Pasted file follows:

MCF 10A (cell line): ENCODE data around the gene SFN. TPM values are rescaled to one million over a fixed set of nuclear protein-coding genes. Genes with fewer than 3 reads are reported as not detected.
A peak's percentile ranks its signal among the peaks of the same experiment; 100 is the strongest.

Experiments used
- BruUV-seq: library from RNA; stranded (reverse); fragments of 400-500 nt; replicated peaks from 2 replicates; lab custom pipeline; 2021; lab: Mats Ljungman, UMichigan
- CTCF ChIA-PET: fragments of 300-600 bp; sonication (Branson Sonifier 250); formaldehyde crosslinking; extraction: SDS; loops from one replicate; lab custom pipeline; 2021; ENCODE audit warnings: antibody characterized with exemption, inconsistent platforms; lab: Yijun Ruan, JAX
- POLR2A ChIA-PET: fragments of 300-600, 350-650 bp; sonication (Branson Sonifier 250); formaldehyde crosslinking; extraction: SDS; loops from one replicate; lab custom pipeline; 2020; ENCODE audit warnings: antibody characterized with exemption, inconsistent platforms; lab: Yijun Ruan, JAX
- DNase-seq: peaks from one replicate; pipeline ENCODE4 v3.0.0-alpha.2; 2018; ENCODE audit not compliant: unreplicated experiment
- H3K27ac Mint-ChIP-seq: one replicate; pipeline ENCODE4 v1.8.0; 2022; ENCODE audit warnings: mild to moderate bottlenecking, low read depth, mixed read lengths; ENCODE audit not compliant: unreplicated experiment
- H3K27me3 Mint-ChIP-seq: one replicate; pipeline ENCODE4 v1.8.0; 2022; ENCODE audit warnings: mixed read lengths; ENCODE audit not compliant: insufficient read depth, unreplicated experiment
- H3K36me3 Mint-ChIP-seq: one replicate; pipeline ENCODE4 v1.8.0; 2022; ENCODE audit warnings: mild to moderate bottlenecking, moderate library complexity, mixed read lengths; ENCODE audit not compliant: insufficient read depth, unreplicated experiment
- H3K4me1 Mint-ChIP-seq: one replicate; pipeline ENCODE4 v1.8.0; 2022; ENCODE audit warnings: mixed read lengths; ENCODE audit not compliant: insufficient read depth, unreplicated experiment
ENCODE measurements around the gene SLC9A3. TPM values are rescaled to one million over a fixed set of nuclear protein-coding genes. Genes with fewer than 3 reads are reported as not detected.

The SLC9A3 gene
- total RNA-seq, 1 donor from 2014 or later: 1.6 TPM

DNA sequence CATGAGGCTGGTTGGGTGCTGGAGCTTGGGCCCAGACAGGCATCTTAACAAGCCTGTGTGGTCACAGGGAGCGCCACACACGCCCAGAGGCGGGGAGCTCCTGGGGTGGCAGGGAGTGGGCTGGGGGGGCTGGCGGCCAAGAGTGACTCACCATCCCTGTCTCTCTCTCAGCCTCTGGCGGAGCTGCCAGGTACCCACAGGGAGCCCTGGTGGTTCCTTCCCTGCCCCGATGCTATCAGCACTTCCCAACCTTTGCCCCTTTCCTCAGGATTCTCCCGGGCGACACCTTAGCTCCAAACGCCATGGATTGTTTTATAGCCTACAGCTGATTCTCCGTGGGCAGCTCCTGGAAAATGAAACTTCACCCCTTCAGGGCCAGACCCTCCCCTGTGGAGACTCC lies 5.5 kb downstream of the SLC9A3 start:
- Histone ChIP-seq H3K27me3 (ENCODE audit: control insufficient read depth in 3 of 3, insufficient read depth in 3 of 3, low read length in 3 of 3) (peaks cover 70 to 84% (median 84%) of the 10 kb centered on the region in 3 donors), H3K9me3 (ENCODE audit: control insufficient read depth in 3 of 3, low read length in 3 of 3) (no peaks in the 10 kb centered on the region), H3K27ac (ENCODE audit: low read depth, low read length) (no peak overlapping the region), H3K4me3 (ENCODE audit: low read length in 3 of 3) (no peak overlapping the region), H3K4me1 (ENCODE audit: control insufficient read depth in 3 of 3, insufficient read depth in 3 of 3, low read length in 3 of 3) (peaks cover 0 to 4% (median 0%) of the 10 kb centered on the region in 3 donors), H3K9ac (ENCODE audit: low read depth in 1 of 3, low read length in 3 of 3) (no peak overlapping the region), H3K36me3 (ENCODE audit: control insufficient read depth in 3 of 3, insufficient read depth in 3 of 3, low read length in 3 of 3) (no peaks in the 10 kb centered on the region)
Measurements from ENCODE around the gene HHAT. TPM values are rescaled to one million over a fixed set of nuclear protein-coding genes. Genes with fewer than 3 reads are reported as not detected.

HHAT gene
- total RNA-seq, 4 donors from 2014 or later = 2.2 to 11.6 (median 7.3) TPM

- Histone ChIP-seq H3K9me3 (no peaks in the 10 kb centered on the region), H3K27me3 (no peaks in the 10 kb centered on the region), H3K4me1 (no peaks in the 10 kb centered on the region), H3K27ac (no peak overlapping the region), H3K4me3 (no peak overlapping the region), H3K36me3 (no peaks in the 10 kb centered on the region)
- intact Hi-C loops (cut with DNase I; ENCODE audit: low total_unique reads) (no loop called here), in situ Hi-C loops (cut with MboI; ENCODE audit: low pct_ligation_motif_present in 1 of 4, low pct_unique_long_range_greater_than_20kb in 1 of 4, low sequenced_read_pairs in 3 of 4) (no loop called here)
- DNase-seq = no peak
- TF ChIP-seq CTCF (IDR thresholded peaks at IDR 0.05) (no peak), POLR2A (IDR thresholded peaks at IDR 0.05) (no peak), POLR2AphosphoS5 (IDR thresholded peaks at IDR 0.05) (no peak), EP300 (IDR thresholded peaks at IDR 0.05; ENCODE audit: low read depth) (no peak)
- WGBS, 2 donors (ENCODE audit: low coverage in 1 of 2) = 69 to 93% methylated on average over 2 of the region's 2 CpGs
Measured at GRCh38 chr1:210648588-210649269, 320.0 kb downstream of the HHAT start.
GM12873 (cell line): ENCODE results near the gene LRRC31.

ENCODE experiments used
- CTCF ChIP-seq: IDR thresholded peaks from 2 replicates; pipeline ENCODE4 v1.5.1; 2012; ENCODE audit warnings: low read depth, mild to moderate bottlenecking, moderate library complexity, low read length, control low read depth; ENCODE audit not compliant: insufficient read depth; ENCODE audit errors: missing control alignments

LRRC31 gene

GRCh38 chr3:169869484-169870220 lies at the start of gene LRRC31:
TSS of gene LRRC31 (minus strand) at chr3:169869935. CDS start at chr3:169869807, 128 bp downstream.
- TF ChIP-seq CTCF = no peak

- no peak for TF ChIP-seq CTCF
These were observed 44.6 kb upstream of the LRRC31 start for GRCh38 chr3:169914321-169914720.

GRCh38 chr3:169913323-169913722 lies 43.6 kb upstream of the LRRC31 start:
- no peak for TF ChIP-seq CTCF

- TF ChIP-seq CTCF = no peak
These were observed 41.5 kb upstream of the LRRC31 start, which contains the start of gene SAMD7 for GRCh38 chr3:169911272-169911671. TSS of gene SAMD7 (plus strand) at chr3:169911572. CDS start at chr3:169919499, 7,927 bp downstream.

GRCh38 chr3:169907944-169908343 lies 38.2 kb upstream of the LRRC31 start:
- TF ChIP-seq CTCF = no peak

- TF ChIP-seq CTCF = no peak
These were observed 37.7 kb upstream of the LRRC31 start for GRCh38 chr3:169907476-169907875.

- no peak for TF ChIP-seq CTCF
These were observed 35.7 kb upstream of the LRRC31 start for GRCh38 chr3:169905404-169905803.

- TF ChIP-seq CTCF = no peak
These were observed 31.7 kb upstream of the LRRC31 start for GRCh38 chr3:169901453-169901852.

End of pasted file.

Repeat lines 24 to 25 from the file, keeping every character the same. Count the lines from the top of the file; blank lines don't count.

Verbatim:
- WGBS, 2 donors (ENCODE audit: low coverage in 1 of 2) = 69 to 93% methylated on average over 2 of the region's 2 CpGs
Measured at GRCh38 chr1:210648588-210649269, 320.0 kb downstream of the HHAT start.